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London Diamond Bourse President Freddy Shalteel Hager was a central figure in the diamond industry for many years. Born in October 1948, in post-war Britain, his start was humble. He graduated from University College London in 1972 with a degree in economics and moved to Israel to learn the diamond business. At first, he was not sure he really wanted to work with diamonds, but after he learned how to sort and grade small diamonds, he changed his mind.
In 1974, he returned to London and started his own diamond business in Hatton Garden. At first, he represented a large diamond company he had worked with in Israel. That relationship ended in 1979, leading to a new important relationship, this one with diamond giant William Goldberg and his firm William Goldberg Diamond Corp.
Hager had a broad view of the diamond industry and plenty of leadership skills. It was not long before he became heavily involved with the London Diamond Bourse, and in 1980 he was elected to the bourse’s management committee. In 1991, he was elected President of the Bourse. The London Diamond Bourse was one of the two London-based bourses, the other being the London Diamond Club. In 1994, as part of his vision of unifying the industry, he started at home, overseeing the merger of the two London diamond bourses into a single and broad diamond bourse that served all of London’s diamond traders. The merged bourse was named The London Diamond Bourse & Club.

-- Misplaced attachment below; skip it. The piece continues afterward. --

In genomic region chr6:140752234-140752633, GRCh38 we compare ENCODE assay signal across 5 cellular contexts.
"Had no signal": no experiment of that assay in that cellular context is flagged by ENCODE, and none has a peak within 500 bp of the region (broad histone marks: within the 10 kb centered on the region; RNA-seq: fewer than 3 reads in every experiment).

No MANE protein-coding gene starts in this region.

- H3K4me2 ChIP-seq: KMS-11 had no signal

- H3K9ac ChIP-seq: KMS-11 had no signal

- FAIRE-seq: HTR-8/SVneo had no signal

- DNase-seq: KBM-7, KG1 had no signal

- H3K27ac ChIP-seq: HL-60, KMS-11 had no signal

In 2000, he was among the people who founded the World Diamond Council (WDC), the organization that represents the diamond industry in the Kimberley Process that combats trade in illicit diamonds.
Hager was elected to the World Federation of Diamond Bourses’ (WFDB) Executive Committee at the 29th World Diamond Congress in Antwerp in 2000 and served as Deputy Treasurer General and as Chairman of the WFDB's Trade and Promotions Committee. Furthermore, he pushed the federation to form its better business symbol, the WFDB Mark.
His interest in the diamond industry extended beyond trading polished diamonds. In 2005, he became involved with Target Resources PLC, a company engaged in the exploration and mining of alluvial diamonds in Sierra Leone and served as its chairman.
In the eyes of his peers and those who worked with him, Hager was a friend and a mentor. He was considered a visionary who worked tirelessly behind the scenes for the diamond community at home and globally. All who knew him called him a genuine gentleman who nonetheless was a straight-forward, no-nonsense talker.
Hager, a Hasidic Jew, was very active in his religious community and served in a number of roles in his synagogue and local Jewish school. On April 7, 2011, Hager returned home from the morning prayers at the synagogue, collapsed and died at home. He left his wife Louise and four children.